Choosing the Right In Ears or Headphones for You – Music To Your Ears!
Veteran Technical Director and CCI Solutions Church Relations Director, Duke DeJong continues his series of articles on using personal monitors in live sound for worship. Join Duke on Facebook at www.facebook.com/ccisolutions. & www.twitter.com/ccisolutions
Over the past few Worship Tools newsletters, we've been discussing how personal monitor mixers can benefit your worship and some tricks and tips to help that transition be a successful one. In this final installment I want to give you one last tip and then give you an idea of how I might set up a 16 channel personal mixer.
So often I've seen churches invest thousands into these systems and then go to Best Buy and get cheap ear buds for the musicians to use. That is the fastest way to make your musicians dislike their personal monitor systems. Imagine if you purchased an expensive, custom-made acoustic guitar. Would you buy the cheapest strings and pickups you could for it? No, you would be sure to use good strings and a good pickup to get all you could out of your investment in this guitar. Personal Monitor systems are no different.
Choosing How to Listen to Your Mix!
So everyone has to go out and buy the most expensive set of custom molded in-ears you can find, right? Wrong. While I believe musicians and singers who use in-ears 3-4 times every week will be significantly happier with custom in-ears, choosing the right way to listen to your personal monitor mix is just as individual of a choice as the instrument you prefer to play. So why do custom in-ears? If you wear your in-ears for more than a few hours per week, you may notice your ears get sore or feel achy after having them in for a while. This is from ear fatigue, which comes from the fact that wearing something that doesn't quite fit your ears will start to irritate them much faster than something that is custom fit. If you use in-ears more than 4-5 hours per week, I would strongly consider getting custom molds made for your in-ear solutions.
In addition to the custom molded route there are a variety of quality universal-fit products that work well too. Options from Shure, Ultimate Ears, Westone and other manufacturers provide high-quality audio to your ears and are very low-profile so most people in the congregation aren't even aware you are wearing them. The trick with universal-fit phones is taking the time to try all of the various styles and sizes of tips that the manufacturers provide as samples when you purchase the phones. Find the ones that are most comfortable and give you the best seal from outside noise.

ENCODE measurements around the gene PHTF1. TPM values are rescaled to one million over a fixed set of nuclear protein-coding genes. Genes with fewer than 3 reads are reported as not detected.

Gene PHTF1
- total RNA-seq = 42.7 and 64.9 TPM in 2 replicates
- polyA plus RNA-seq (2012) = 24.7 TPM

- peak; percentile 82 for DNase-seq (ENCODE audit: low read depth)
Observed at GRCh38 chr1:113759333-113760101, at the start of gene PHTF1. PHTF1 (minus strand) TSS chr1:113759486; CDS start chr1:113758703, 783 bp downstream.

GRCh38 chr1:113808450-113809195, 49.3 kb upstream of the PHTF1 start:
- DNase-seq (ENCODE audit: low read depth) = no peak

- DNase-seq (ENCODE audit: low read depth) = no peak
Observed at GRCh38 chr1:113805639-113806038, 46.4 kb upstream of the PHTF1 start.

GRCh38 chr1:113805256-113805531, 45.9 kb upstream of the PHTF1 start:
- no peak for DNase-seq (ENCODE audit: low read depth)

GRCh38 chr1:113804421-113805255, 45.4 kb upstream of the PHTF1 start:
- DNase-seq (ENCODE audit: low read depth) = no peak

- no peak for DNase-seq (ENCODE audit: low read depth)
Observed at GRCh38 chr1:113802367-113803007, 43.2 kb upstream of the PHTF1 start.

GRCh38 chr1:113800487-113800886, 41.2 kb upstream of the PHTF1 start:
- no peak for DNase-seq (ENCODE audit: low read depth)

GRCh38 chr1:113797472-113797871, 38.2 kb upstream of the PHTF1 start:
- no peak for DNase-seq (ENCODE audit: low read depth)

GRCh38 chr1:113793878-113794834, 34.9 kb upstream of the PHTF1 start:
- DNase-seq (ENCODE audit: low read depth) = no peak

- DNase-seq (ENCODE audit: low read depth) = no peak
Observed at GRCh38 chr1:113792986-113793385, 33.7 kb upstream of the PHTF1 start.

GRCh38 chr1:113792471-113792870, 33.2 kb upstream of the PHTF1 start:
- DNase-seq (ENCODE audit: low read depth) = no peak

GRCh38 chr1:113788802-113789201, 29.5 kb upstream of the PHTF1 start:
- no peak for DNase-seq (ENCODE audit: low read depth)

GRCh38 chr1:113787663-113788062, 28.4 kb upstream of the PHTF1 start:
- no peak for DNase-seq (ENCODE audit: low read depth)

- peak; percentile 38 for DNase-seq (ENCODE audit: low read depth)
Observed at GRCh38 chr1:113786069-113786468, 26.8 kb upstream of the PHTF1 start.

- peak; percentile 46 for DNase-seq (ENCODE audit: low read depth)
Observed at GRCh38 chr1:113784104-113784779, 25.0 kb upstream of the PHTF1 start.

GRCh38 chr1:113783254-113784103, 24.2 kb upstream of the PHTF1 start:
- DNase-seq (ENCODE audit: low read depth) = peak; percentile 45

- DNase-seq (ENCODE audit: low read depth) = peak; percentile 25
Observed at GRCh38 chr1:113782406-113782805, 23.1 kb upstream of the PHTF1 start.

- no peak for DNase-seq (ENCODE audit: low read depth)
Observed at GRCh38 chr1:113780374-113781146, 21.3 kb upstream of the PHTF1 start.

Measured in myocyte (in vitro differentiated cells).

For drummers, good isolation headphones with a little extra bass response may be a more preferred option than in-ears. I find the same often holds true for bass guitarists.
Choosing the right in ear solution for you really comes down to your personal preference. What I've learned is while I can make an educated guess as to what option a particular musician will like better, until they get a chance to try some options you can't really be sure. When making the move to personal monitor systems my recommendation is to pick up one each of two or three quality options and allow the musicians to tell you which they felt most comfortable with, after all if they are not comfortable with the listening device, they won't use the mixer and your investment is wasted.
Putting it all Together!
Once you've selected the right personal mixing system and the musicians have the phones that are going to work well for them, you will need to spend time helping your musicians learn how to use the system. One big issue to solve is how to break out the individual sound sources or groups of sounds to match up to the mixer channels you have in your system.